Wollongong

The road is wet and slippery from the fog as I descend from the highlands toward Wollongong. The sun is starting to come and makes the road shiny on this Saturday morning.

Wollongong spreads over a coastal lowland from Albion Park in the south to the sea cliffs near Royal National Park. The green landscape gives way to urban areas that spill into the shallow valleys that run down the sea. Wollongong is Australia’s seventh largest city, with its development based around coal mines, steel works and shipping port.

Originally this region was covered by rainforest from the coastal plain to the escarpment. A search for new pastures brought the early European settlers and led to the establishment of the south coast dairy industry. But it was the discovery of coal seams that attracted the most interest and meant that Wollongong – based on an Aboriginal word for ‘sound of the sea’ – grew into something more than just a small fishing port.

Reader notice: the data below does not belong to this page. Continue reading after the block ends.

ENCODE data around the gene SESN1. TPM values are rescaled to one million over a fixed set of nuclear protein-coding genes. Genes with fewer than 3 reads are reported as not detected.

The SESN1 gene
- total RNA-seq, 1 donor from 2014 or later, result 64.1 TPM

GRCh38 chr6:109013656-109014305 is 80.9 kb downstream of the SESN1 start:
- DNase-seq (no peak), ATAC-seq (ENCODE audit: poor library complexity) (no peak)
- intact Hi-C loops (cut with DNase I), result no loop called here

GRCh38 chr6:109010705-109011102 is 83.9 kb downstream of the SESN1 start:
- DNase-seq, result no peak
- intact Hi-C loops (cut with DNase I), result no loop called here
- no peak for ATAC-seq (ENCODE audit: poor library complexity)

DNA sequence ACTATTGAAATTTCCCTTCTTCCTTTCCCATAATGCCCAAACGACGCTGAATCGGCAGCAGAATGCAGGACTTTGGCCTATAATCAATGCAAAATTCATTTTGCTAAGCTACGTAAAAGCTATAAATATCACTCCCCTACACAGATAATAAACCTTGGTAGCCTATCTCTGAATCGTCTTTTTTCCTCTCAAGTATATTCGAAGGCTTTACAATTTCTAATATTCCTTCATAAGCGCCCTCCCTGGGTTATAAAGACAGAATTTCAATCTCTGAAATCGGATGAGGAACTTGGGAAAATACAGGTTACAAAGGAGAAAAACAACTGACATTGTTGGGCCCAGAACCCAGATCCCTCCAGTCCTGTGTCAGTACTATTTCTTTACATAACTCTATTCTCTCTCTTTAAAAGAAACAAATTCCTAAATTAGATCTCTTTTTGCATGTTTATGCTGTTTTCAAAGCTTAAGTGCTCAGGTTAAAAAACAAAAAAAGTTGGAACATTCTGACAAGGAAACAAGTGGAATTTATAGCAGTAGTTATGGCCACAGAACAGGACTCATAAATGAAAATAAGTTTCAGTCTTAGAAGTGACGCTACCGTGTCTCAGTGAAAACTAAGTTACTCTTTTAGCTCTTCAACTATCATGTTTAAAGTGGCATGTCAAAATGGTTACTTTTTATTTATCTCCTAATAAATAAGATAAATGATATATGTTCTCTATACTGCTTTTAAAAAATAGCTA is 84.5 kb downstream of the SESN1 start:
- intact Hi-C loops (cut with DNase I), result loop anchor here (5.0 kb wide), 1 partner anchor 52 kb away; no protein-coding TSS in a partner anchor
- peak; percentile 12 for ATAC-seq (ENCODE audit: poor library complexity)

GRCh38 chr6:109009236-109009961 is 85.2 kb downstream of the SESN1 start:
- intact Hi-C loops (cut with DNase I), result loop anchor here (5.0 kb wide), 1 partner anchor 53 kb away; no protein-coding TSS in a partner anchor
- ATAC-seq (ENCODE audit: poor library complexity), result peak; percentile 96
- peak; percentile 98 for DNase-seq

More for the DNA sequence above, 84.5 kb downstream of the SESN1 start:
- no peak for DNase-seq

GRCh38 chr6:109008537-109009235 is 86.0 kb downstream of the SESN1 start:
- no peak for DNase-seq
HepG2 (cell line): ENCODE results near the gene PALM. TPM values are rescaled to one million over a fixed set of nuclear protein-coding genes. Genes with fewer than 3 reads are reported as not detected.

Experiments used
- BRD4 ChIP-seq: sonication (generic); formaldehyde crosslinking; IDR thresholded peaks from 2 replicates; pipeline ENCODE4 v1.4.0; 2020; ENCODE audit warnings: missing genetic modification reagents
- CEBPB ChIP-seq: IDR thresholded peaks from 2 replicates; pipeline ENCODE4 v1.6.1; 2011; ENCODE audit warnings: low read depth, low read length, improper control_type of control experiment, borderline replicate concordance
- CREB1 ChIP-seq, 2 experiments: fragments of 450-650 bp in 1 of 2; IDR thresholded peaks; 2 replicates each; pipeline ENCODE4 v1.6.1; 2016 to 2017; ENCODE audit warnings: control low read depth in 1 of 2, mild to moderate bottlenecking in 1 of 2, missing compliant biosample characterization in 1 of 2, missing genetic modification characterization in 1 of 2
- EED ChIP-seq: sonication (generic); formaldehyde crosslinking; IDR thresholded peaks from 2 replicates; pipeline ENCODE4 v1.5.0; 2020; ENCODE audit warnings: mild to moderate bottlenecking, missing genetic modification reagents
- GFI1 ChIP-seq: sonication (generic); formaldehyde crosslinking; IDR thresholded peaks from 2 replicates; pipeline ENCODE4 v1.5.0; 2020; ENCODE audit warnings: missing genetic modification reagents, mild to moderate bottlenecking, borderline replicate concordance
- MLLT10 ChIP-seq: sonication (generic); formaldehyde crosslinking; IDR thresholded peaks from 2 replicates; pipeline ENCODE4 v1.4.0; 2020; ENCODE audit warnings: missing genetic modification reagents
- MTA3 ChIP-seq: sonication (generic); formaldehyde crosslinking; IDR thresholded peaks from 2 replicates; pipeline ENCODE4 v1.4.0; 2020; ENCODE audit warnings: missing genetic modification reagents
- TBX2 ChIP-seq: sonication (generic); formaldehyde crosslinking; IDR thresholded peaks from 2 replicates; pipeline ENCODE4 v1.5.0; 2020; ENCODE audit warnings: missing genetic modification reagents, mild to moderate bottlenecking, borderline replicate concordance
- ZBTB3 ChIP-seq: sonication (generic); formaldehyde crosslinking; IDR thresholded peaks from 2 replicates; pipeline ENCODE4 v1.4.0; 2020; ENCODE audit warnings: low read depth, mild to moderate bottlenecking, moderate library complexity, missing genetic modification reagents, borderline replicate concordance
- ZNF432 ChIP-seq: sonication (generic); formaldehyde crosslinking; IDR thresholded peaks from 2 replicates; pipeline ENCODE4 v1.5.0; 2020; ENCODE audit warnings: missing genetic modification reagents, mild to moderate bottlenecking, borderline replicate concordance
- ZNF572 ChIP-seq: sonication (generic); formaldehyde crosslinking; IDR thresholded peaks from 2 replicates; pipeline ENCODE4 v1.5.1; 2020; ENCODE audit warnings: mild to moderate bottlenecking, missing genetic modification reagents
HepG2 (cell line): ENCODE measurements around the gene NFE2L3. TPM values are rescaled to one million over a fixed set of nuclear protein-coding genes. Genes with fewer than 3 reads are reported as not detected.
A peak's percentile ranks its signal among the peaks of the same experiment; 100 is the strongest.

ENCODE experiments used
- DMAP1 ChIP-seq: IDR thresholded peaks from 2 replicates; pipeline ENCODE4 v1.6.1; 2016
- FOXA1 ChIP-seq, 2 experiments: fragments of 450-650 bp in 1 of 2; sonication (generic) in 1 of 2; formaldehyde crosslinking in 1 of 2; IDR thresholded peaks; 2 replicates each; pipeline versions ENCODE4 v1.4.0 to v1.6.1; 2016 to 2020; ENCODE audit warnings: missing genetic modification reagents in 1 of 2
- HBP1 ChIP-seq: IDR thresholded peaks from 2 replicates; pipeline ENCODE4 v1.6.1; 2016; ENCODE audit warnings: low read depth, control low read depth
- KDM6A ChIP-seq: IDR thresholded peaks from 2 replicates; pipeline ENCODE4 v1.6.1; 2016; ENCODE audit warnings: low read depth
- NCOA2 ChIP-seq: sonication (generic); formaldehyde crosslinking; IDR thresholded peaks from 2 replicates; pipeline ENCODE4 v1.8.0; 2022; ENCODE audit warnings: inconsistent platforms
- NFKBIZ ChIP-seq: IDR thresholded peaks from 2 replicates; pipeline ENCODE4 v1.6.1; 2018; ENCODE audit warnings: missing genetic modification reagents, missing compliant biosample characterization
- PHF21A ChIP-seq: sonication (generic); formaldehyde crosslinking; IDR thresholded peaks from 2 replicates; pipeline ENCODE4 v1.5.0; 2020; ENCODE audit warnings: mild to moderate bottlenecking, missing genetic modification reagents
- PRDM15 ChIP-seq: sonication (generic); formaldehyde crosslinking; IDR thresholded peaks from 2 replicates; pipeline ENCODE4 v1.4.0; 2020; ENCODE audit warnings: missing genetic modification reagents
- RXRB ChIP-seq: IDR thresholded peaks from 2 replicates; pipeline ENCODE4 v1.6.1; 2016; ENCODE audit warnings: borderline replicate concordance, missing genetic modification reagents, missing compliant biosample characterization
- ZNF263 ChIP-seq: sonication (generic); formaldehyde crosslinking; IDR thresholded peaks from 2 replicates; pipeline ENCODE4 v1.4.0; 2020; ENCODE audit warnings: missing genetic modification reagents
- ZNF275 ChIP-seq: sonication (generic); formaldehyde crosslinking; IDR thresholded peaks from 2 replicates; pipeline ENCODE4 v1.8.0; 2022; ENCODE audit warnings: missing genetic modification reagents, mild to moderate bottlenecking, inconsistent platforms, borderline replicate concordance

Much of the growth in population in the region happened from the 1950s to 1970s to create a string of suburbs that housed workers for the steel mill as well as Sydney commuters. It is this blend of working class, agricultural and urban landscape, I think, that gives Wollongong its unique atmosphere.

I find my way through the traffic to the University of Wollongong. My destination for today is to attend a writing workshop and I am impressed with the clean, modern look of the uni. I think I could spend the rest of my life just studying at different universities! The workshop today is on ‘Reflective Writing’ and as I park the car I’m looking forward to learning some new skills.

I have half an hour up my sleeve so time for a quick coffee and write a blogpost then off to find the lecture theatre!

 

 

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